In Defense of Face Time
Each semester on my syllabus I let students know that some questions or concerns can’t be resolved via email. For example, someone stumped on a paper topic might benefit from a five minute brain storming session with me far more than exchanging five emails (which would actually take longer to type and read). And yet I have noticed that my office hours, and those of my colleagues, go mostly unvisited except for right before or after a major assignment.
I get this: it takes time to go to another building, find an office and talk to someone during the limited time when they are available. We save so much time doing lots of things electronically, like communicating with friends and family, banking, shopping, and even meeting new people, that physically going someplace seems like a real hassle, if it even occurs to us at all.
I’m guilty of this too. Recently while trying to resolve a unique issue with a bank, I was about to call an 800 number, when a family member asked why I didn’t just go to the branch only blocks from home and talk to someone face to face? Minutes later I was sitting down with a manager who said he would do his best to help me, and he has made several follow-up calls since.
Although electronic conveniences help us avoid face time (except for the Apple version, of course), there are several benefits to in-person communication that sociologist Erving Goffman can help us understand. In his essay “On Face-Work: An Analysis of Ritual Elements in Social Interaction,” Goffman describes, “a person tends to experience an immediate emotional response to the face which a contact with others allows him; he cathects his face; his ‘feelings’ become attached to it.” In other words, how we feel about any given situation—and about ourselves—is directly related to reading others’ reactions to us.
Think about how this can be difficult when we can’t see someone’s face or hear the intonations in someone’s voice. That’s why the tone and underlying meanings of emails and texts can easily be misinterpreted and even upset recipients. How many times has a friend or family member read you an email or text that upset them in hopes that you can either commiserate or provide reassurance?
Goffman’s essay (and much of his other work) focuses on how important it is for us that other peoples’ perceptions of who we are remain consistent with our own self-perceptions. No doubt you have heard the expression “saving face,” which means that we work to maintain a sense of who we are in our interactions with others.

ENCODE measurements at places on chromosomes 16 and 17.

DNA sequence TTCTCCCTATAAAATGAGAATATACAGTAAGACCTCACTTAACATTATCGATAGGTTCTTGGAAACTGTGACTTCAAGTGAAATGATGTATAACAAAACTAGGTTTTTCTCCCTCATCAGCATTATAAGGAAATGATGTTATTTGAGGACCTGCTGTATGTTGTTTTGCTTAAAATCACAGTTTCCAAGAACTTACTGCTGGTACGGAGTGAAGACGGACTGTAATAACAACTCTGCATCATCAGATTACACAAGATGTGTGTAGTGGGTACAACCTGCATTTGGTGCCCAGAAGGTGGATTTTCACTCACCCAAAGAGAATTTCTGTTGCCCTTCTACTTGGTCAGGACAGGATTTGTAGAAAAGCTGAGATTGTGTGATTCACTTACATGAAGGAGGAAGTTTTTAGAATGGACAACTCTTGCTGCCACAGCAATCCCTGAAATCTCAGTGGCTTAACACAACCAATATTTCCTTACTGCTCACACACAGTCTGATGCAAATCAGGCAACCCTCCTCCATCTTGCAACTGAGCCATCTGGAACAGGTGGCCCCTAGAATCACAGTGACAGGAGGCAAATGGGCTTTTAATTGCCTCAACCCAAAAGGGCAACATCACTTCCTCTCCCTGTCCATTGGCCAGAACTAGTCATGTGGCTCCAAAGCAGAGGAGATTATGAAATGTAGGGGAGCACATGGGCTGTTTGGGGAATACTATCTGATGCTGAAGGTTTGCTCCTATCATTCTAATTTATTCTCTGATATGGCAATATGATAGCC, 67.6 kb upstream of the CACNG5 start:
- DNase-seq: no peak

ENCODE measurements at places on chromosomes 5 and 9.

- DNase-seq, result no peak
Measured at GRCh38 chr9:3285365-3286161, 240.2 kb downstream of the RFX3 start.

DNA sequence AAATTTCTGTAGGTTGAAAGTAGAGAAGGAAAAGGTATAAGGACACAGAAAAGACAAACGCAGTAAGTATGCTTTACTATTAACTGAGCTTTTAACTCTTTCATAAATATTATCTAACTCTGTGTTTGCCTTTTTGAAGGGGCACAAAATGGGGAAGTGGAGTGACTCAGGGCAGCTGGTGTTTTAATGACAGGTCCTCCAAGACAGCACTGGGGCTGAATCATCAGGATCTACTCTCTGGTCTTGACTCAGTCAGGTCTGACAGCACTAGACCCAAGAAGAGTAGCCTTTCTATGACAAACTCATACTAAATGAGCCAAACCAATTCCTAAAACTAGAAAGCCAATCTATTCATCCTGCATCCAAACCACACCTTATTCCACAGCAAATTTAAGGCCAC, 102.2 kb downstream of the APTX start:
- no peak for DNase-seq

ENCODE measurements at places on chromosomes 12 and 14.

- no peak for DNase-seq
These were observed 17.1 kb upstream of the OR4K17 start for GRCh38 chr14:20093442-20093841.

Perhaps that’s why some face-to-face interactions can be more productive: the other person has more at stake in our thinking highly of them so they can continue to think highly of themselves. My appreciation of the bank manager likely helped him retain the sense that he is good at what he does, while electronic communications or even phone calls likely make someone less personally invested. Who wants to disappoint someone directly to their face?
I suspect that’s why many students might not visit their professors in office hours: they don’t want to risk the emotional reaction of not living up to their sense of self if a professor’s face or body language expresses disappointment. This is often the case when students are failing a course or have missed a deadline; although a face-to-face interaction is in their best interest, since many professors will respond to the emotional investment that a visit suggests, the risk of rejection or condemnation keeps away those who need the interaction most. Goffman calls this “the avoidance process.”
Certainly not every face-to-face interaction is positive or productive. We’ve all experienced bad customer service in person, perhaps causing us even more outrage because we feel more personally disrespected when it happens in person. And of course some meetings between students and instructors do not go well either.
Goffman argues that we learn how to interact with others through everyday rituals, and that these rituals are important to us because they give us valuable reinforcement of our own identities. When you take away the in-person interaction, some information is invariably lost. I think about friends and family whose emails are terse and may be read as aloof, although in person they are anything but cold. Or online profiles that highlight an aspect of someone’s personality that doesn’t seem to reflect who they are overall. People are not necessarily intentionally misleading us with these kinds of communication, but by removing the face-to-face interactions we miss out on valuable data about who they are and how they are responding to us.